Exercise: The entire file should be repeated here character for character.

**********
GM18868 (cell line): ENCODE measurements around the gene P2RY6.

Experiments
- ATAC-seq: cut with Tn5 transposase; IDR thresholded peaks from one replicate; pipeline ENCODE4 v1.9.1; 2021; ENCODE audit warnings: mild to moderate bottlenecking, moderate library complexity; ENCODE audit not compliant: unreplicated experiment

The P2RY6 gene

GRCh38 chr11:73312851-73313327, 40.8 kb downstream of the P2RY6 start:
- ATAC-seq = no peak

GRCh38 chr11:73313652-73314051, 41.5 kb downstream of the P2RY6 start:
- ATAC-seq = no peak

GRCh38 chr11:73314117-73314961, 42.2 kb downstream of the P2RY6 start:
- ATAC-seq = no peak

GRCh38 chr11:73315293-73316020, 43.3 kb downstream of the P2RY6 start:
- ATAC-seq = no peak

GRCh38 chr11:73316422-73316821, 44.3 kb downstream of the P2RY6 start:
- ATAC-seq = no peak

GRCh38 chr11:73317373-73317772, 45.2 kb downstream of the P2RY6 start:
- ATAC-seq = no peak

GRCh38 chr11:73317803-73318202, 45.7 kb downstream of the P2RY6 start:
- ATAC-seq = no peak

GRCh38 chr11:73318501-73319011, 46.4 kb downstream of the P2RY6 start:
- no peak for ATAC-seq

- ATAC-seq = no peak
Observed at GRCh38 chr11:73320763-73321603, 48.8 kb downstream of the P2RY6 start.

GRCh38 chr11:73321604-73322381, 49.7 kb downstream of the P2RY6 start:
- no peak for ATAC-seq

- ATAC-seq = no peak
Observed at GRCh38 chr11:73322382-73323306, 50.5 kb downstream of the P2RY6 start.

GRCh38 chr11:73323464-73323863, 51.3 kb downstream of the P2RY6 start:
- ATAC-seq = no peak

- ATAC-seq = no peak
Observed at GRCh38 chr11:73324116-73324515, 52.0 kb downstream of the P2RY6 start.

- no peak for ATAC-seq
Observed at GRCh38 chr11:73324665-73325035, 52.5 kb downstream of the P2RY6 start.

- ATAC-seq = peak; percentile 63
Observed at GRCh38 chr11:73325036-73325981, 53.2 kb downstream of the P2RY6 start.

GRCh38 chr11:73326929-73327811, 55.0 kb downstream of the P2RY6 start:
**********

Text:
GM18868 (cell line): ENCODE measurements around the gene P2RY6.

Experiments
- ATAC-seq: cut with Tn5 transposase; IDR thresholded peaks from one replicate; pipeline ENCODE4 v1.9.1; 2021; ENCODE audit warnings: mild to moderate bottlenecking, moderate library complexity; ENCODE audit not compliant: unreplicated experiment

The P2RY6 gene

GRCh38 chr11:73312851-73313327, 40.8 kb downstream of the P2RY6 start:
- ATAC-seq = no peak

GRCh38 chr11:73313652-73314051, 41.5 kb downstream of the P2RY6 start:
- ATAC-seq = no peak

GRCh38 chr11:73314117-73314961, 42.2 kb downstream of the P2RY6 start:
- ATAC-seq = no peak

GRCh38 chr11:73315293-73316020, 43.3 kb downstream of the P2RY6 start:
- ATAC-seq = no peak

GRCh38 chr11:73316422-73316821, 44.3 kb downstream of the P2RY6 start:
- ATAC-seq = no peak

GRCh38 chr11:73317373-73317772, 45.2 kb downstream of the P2RY6 start:
- ATAC-seq = no peak

GRCh38 chr11:73317803-73318202, 45.7 kb downstream of the P2RY6 start:
- ATAC-seq = no peak

GRCh38 chr11:73318501-73319011, 46.4 kb downstream of the P2RY6 start:
- no peak for ATAC-seq

- ATAC-seq = no peak
Observed at GRCh38 chr11:73320763-73321603, 48.8 kb downstream of the P2RY6 start.

GRCh38 chr11:73321604-73322381, 49.7 kb downstream of the P2RY6 start:
- no peak for ATAC-seq

- ATAC-seq = no peak
Observed at GRCh38 chr11:73322382-73323306, 50.5 kb downstream of the P2RY6 start.

GRCh38 chr11:73323464-73323863, 51.3 kb downstream of the P2RY6 start:
- ATAC-seq = no peak

- ATAC-seq = no peak
Observed at GRCh38 chr11:73324116-73324515, 52.0 kb downstream of the P2RY6 start.

- no peak for ATAC-seq
Observed at GRCh38 chr11:73324665-73325035, 52.5 kb downstream of the P2RY6 start.

- ATAC-seq = peak; percentile 63
Observed at GRCh38 chr11:73325036-73325981, 53.2 kb downstream of the P2RY6 start.

GRCh38 chr11:73326929-73327811, 55.0 kb downstream of the P2RY6 start: